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    Default Re: Rating Your Motivational Factors

    10) Competition. Being challenged by a worthy opponent, or the prospect of winning or outperforming yourself
    I thrive off competition, against others and myself. I don't know why I'm like this, but I am very competitive and some could say I have an addictive personality. Although it seems to work well with sports as you try to push your body to the limits. When you find someone who has managed to get to a level beyond yours, it gives you something to aim for.
    "There are no ordinary moments"

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    Default Re: Rating Your Motivational Factors

    Quote Originally Posted by Salty View Post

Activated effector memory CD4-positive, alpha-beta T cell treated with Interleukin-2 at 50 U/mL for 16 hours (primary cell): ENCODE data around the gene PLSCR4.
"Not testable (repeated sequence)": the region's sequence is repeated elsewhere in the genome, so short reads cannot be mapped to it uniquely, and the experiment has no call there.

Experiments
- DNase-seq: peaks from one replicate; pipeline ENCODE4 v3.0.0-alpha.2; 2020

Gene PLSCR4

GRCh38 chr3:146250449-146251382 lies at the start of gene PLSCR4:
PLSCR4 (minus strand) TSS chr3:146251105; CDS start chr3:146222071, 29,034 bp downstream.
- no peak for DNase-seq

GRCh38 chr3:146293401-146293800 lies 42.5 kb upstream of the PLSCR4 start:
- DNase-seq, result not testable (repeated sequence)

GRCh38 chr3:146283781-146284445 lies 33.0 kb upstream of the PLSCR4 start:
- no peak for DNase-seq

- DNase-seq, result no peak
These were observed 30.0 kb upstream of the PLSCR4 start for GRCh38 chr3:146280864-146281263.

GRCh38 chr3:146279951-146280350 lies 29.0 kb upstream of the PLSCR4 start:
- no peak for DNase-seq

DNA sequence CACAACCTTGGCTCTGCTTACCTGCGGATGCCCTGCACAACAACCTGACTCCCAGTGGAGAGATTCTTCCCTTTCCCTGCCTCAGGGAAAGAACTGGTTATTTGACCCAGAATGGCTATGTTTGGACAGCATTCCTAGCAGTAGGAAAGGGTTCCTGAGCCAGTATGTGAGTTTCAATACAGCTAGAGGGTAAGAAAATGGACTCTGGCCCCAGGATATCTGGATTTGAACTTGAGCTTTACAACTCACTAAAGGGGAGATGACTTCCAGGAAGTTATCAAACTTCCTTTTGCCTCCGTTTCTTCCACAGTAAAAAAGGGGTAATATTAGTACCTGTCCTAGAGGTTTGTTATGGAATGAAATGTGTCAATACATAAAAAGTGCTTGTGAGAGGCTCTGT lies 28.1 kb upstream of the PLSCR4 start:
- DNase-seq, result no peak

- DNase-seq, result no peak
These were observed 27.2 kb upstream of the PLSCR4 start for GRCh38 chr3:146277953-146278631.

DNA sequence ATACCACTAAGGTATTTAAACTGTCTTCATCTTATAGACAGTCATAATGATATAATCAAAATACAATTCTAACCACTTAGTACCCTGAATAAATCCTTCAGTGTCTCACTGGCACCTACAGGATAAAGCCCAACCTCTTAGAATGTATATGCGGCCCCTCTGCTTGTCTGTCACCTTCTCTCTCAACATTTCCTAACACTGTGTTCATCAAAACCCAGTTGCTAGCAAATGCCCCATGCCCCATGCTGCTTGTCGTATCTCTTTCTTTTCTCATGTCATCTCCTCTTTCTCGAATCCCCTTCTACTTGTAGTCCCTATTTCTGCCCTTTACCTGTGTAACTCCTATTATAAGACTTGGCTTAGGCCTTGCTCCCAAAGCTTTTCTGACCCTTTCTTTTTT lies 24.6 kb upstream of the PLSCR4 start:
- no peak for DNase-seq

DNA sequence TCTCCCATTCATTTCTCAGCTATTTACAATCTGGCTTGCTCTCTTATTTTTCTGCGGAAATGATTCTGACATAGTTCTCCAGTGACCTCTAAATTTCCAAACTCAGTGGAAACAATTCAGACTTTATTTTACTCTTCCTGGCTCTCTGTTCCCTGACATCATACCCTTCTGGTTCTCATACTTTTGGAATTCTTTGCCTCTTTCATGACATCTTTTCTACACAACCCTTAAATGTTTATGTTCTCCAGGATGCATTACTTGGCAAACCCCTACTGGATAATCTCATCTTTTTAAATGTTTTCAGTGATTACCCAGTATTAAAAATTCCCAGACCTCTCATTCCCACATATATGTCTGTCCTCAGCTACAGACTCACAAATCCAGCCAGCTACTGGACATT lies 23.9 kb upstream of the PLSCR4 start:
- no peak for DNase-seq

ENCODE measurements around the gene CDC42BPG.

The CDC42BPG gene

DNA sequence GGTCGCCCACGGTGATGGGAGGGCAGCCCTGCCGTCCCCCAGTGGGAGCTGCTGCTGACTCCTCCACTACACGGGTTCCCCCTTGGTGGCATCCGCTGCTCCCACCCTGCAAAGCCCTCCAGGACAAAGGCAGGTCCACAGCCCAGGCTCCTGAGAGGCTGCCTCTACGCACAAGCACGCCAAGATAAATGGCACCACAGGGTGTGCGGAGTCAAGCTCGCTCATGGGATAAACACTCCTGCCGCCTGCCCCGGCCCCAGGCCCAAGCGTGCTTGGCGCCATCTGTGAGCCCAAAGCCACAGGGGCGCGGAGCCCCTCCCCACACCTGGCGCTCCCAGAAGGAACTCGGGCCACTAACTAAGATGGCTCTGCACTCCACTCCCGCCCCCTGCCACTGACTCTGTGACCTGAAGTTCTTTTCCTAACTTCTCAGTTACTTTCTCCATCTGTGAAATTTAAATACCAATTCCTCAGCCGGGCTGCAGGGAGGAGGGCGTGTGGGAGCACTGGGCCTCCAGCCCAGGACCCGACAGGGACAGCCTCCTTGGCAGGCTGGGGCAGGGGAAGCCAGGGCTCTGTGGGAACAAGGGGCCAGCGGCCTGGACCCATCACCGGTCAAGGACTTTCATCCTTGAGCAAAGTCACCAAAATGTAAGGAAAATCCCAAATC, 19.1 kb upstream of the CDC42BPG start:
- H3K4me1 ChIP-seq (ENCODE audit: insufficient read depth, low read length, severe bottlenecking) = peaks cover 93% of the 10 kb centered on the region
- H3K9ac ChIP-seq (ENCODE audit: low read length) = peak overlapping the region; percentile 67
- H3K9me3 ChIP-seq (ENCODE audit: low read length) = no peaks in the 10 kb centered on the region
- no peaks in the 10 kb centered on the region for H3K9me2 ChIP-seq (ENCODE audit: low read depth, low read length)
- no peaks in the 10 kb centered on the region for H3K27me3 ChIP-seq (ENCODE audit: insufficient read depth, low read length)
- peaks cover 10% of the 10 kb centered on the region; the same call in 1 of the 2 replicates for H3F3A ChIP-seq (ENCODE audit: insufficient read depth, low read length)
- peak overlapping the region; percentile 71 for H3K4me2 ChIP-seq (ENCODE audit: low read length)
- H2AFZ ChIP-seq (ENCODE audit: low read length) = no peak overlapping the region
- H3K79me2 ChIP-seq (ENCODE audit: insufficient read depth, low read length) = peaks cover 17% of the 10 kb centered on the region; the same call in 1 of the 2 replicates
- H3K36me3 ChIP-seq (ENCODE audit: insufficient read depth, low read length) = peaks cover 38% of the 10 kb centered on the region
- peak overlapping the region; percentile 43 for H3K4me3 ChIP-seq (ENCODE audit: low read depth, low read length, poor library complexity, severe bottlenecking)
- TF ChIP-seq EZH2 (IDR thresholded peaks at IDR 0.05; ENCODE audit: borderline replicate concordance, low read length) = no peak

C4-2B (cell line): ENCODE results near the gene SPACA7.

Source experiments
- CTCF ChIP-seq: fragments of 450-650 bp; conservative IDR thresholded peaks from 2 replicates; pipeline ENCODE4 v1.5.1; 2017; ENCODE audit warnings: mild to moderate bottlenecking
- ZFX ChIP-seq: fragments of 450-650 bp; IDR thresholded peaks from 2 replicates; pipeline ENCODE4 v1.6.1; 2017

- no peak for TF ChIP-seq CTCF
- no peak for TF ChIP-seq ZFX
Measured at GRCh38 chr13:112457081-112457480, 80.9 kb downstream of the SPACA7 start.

10) Competition. Being challenged by a worthy opponent, or the prospect of winning or outperforming yourself
    I thrive off competition, against others and myself. I don't know why I'm like this, but I am very competitive and some could say I have an addictive personality. Although it seems to work well with sports as you try to push your body to the limits. When you find someone who has managed to get to a level beyond yours, it gives you something to aim for.
    I'm a lot like this myself. It can sometimes backfire when training with people who don't like competition even if you're just running sprints so i've learnt to turn it off around some people.

    I think that kinda sucks though because it's a huge part of my motivation and to have to pander to other's sensitivities can mean you have to hold back too much.

    On the other hand when you can be competitive in sparring and you're reasonably well matched with someone else who likes competition it can turn into a non technical slug fest way too easily!

    The middle ground is so hard to find!

    I'm the same as Von in that if other areas of my life are out of control I find it hard to perform the same way. I think I just use up all my emotional energy stressing and then have nothing left.